Making Hard Decisions
Advance Care Planning means just that; we make plans about our healthcare in advance. Obviously we cannot predict what will happen to our health, but we can make our wishes known as to what treatments and types of care we want carried out when the time comes.
If this virus was a visible enemy we would be at war with it, and we would be armed with vaccines to fight it. Instead we have the apathy of millions of adults, who refuse to be vaccinated, and they are crushing our healthcare system.
Our Hospitals Are Sick
“The level of care that we have gotten used to in our hospitals no longer exists” (The Atlantic 12/16/21). As outsiders (of the hospitals), our lifestyle with the COVID pandemic has somewhat improved, but the crisis still exists inside our hospitals. We were not prepared when the pandemic started, and we are not prepared for the future.
Our Spiritual Well-Being
We typically address the impact of mental and physical aspects of our health, but what about the spiritual? Our spiritual well-being is often left out and gets muddled with our emotional well-being, but they are not the same.
Shortages in Healthcare
Although there has been an existing nursing shortage in the U.S, the shortage came into the spotlight in 2012. Now it is projected that within eight years, over 1 million new registered nurses (RNs) will be needed to meet healthcare demands in the U.S (https://www.healthline.com/health/nursing-shortage). That seems like an embellished number, but it is not.
As of 9/20/21, the U.S has the highest number of COVID-19 infections (42.3 million) and deaths (over 691,000) in the world–compared to any other nation (https://www.statista.com/page/covid-19-coronavirus). The COVID-19 death toll has surpassed that of the 1918 flu pandemic. According to epidemiologist, Stephen Kissler, PhD, of the Harvard T.H. Chan School of Public Health: “A lot of the mistakes that we definitely fell into in 1918, we hoped we wouldn't fall into in 2020 … We did.”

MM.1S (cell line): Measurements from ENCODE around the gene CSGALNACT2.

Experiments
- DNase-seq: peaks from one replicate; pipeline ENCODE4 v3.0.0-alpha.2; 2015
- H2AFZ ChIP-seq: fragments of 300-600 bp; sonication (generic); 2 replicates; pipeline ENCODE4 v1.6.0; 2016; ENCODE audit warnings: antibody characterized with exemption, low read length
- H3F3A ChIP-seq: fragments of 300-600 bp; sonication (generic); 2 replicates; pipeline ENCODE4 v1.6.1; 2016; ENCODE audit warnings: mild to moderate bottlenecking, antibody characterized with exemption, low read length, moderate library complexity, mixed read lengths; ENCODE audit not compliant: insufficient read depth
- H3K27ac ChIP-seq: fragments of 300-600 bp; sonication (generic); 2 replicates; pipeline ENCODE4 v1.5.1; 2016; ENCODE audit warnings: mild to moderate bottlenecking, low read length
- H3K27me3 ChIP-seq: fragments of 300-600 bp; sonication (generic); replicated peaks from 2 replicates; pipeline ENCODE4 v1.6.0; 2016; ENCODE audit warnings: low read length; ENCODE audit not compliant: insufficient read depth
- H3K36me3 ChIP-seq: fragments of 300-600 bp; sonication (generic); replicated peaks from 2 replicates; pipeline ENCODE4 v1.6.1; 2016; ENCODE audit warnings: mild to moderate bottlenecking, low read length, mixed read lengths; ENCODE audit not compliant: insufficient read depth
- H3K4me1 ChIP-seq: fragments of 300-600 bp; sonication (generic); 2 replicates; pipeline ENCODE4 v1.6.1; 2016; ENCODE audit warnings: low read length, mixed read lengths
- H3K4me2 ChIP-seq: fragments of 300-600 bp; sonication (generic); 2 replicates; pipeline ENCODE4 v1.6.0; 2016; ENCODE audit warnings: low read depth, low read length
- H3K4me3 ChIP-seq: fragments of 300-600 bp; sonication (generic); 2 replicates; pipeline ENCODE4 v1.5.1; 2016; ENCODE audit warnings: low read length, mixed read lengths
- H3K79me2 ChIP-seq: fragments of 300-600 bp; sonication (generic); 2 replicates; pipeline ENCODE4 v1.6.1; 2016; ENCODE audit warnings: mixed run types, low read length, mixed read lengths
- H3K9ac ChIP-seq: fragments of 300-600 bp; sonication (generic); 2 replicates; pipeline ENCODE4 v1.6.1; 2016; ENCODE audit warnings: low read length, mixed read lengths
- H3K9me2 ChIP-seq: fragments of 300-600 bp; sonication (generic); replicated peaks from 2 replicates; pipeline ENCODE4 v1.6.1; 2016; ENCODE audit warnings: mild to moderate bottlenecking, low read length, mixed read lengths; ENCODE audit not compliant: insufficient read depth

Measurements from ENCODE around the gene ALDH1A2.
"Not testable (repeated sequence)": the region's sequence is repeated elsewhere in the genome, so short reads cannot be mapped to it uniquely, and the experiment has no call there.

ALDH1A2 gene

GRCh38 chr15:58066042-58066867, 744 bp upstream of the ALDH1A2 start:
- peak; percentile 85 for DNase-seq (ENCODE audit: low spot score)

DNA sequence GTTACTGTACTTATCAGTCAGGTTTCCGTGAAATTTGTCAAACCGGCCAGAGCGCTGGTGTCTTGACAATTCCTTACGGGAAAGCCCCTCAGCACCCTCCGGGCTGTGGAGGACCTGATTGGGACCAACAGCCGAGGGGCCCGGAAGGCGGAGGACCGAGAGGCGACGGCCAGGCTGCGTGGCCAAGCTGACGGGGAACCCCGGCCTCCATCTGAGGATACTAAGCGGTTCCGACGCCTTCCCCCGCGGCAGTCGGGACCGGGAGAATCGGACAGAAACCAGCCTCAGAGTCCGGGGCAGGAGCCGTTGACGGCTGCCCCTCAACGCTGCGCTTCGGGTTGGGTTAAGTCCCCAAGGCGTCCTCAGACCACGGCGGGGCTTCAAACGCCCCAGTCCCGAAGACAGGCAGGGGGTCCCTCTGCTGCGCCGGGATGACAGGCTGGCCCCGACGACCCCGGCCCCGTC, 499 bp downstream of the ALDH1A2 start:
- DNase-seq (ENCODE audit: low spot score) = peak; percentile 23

Is It Bacterial or Viral ?
How can you tell the difference between a bacterial and a viral infection? It is hard to judge, based on symptoms, since they can cause similar outcomes such as coughing, fever, fatigue, inflammation, sneezing, headaches and even vomiting or diarrhea (https://www.webmd.com/a-to-z-guides/bacterial-and-viral-infections). Although bacteria and viruses are both categorized as microbes and can spread infections in the same manner (coughing, sneezing, skin contact etc.) , they are significantly different structurally and the treatments are not the same.
People do not have a clear understanding of how HIPAA is put into practice. HIPAA, which stands for Health Insurance Portability and Accountability Act, was established in 1996 as an act to provide consumers with a national standard for handling our medical information. The word “privacy” is not in the name of the act.
I started out writing about the highlights of COVID-19 and with each highlight, the outcome was “people need to get vaccinated.” We have the good fortune in this country of access to the vaccine, and yet we still have large numbers of the population not vaccinated. In the beginning it was understandable that people were concerned about the unknowns of the vaccine, but now there are over 2.5 billion people who are vaccinated world-wide.
Over the years I have written about the many benefits of physical activity. Along with good nutrition, it should be the first prescription that our doctors write out for us. But what does physical activity do for the brain?
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